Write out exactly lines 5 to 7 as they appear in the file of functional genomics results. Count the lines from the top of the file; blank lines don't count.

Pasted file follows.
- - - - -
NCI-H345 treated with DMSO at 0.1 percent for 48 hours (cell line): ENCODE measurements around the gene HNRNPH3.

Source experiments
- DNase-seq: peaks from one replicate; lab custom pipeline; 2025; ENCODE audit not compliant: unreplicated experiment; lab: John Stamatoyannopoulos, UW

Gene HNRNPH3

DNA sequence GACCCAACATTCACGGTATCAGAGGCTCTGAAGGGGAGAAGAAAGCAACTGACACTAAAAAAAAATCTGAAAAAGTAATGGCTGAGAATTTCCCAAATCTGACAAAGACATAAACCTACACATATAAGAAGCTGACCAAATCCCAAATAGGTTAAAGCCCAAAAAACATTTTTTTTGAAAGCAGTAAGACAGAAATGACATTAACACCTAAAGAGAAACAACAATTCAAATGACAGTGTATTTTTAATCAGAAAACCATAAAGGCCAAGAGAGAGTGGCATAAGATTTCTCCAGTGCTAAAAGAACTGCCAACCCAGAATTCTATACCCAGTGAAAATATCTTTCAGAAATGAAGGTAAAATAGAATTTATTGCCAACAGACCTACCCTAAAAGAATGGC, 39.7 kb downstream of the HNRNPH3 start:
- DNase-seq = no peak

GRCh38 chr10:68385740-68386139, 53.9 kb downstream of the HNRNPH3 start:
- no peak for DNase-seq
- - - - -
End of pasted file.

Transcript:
DNA sequence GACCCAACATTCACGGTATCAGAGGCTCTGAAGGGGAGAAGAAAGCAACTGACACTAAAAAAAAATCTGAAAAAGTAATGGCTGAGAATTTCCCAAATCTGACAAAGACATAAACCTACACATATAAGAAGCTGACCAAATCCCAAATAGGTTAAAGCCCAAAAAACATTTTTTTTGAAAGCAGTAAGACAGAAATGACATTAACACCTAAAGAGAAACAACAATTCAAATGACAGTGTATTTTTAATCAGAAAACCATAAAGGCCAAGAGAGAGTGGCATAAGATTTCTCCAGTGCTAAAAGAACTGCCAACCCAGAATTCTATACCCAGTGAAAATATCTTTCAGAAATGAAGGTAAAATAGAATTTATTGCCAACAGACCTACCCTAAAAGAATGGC, 39.7 kb downstream of the HNRNPH3 start:
- DNase-seq = no peak

GRCh38 chr10:68385740-68386139, 53.9 kb downstream of the HNRNPH3 start: